There’s little doubt that the aging infrastructure in the United States and Canada is costing both economies countless hours of lost productivity and efficiency. In its 2013 Infrastructure Report Card , the American Society of Civil Engineers gave an overall GPA of D+ to the condition of U.S. roads, bridges, dams, railways, schools, pipelines and other critical publicly owned structures. Canada faces the same challenges, with one-third of its municipal infrastructure considered to be at risk of rapid deterioration according to the 2016 Canadian Infrastructure Report Card .
Currently, 33 states in the U.S., one territory and the District of Columbia have passed legislation enabling the use of P3s for public projects. In Canada, the federal government and nearly all of the provincial governments have adopted enabling legislation that permits the development of P3 projects. Over the last two decades, P3s in the U.S. and Canada have been increasingly used as a procurement vehicle for building roads, bridges, tunnels, light rail systems, wastewater facilities, healthcare facilities, prisons and schools.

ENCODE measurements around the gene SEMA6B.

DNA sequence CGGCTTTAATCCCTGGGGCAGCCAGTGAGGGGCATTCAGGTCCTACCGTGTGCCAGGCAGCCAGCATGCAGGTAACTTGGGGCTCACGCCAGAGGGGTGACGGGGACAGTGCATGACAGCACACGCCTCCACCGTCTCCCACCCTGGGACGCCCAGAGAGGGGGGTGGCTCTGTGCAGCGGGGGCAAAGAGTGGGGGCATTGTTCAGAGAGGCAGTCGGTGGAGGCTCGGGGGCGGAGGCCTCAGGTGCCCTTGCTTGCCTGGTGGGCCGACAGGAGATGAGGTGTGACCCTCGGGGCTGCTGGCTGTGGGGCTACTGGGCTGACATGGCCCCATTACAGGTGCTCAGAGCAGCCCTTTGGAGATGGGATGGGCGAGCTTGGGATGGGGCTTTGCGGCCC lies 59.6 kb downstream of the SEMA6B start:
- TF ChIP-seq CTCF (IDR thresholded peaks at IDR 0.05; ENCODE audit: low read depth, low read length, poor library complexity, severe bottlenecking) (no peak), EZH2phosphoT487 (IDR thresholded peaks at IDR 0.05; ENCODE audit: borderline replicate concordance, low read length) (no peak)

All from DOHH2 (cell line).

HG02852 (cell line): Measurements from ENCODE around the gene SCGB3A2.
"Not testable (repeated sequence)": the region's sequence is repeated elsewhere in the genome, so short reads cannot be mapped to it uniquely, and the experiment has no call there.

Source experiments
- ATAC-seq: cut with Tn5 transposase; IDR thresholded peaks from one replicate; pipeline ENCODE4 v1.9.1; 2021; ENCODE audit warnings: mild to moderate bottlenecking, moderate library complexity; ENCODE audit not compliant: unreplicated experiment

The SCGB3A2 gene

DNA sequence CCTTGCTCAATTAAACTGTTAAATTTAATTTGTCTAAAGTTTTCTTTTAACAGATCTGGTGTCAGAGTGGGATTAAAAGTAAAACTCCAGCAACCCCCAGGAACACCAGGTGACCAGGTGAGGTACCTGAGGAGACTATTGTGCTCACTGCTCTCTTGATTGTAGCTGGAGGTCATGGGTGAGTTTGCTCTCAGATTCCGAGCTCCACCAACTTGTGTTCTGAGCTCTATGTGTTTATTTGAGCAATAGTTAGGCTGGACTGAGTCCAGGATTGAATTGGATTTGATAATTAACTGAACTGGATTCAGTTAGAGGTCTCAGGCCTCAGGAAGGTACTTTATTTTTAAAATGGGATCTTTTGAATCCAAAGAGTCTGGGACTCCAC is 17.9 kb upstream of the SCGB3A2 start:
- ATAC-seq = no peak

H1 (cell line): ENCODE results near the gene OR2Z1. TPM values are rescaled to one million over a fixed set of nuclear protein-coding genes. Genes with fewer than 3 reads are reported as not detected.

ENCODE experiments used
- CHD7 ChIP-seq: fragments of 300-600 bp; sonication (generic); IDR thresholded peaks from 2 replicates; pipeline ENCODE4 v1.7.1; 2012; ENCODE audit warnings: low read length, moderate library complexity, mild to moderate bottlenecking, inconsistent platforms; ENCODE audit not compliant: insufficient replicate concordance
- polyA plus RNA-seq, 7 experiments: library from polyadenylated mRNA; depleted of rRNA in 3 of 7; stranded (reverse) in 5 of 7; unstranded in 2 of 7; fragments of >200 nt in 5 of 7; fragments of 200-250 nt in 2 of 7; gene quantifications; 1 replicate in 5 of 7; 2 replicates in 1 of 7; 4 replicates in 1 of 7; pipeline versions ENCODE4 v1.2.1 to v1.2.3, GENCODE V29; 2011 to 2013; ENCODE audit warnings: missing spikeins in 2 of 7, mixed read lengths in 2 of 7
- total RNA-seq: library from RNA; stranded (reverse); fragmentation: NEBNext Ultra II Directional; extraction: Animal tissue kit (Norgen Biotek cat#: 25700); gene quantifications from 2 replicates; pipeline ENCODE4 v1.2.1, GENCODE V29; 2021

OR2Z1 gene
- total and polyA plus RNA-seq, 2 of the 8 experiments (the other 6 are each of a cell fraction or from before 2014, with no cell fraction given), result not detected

No matter how experienced contractors are with traditionally financed public projects, P3s bring a whole new level of complexity and risk transfer that requires close attention during the contract phase in particular. This alternate project delivery model requires the risks insights that experienced surety professionals are uniquely capable of providing throughout the length of the P3 project.
There is much hope riding on the future of P3s to help rebuild and repair the aging infrastructure in North America. Surety remains the most proven and time-tested method of security for all infrastructure projects, but especially P3s with their distinctive risk transfers for general contractors.
Beyond providing performance and payment bonds, a good surety is highly committed and capable of keeping the P3 project moving in the face of many challenging issues that may arise. In the end, this should benefit all the key stakeholders—owners, developers/concessionaires and the taxpaying public.